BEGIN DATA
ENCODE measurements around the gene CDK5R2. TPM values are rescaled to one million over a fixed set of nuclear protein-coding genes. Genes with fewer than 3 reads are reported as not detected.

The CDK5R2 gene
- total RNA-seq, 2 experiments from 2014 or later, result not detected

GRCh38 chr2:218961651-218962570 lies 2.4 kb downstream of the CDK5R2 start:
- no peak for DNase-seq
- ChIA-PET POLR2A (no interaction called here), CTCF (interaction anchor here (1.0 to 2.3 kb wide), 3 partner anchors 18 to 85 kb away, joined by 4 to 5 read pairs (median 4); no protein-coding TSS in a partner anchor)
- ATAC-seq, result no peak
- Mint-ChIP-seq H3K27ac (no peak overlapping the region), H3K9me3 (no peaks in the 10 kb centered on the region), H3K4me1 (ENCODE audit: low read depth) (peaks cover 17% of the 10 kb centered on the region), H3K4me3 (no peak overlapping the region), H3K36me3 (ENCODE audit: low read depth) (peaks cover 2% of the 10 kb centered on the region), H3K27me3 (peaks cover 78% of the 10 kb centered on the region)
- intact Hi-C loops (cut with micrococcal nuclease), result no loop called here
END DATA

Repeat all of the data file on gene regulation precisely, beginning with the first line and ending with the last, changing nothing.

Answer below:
ENCODE measurements around the gene CDK5R2. TPM values are rescaled to one million over a fixed set of nuclear protein-coding genes. Genes with fewer than 3 reads are reported as not detected.

The CDK5R2 gene
- total RNA-seq, 2 experiments from 2014 or later, result not detected

GRCh38 chr2:218961651-218962570 lies 2.4 kb downstream of the CDK5R2 start:
- no peak for DNase-seq
- ChIA-PET POLR2A (no interaction called here), CTCF (interaction anchor here (1.0 to 2.3 kb wide), 3 partner anchors 18 to 85 kb away, joined by 4 to 5 read pairs (median 4); no protein-coding TSS in a partner anchor)
- ATAC-seq, result no peak
- Mint-ChIP-seq H3K27ac (no peak overlapping the region), H3K9me3 (no peaks in the 10 kb centered on the region), H3K4me1 (ENCODE audit: low read depth) (peaks cover 17% of the 10 kb centered on the region), H3K4me3 (no peak overlapping the region), H3K36me3 (ENCODE audit: low read depth) (peaks cover 2% of the 10 kb centered on the region), H3K27me3 (peaks cover 78% of the 10 kb centered on the region)
- intact Hi-C loops (cut with micrococcal nuclease), result no loop called here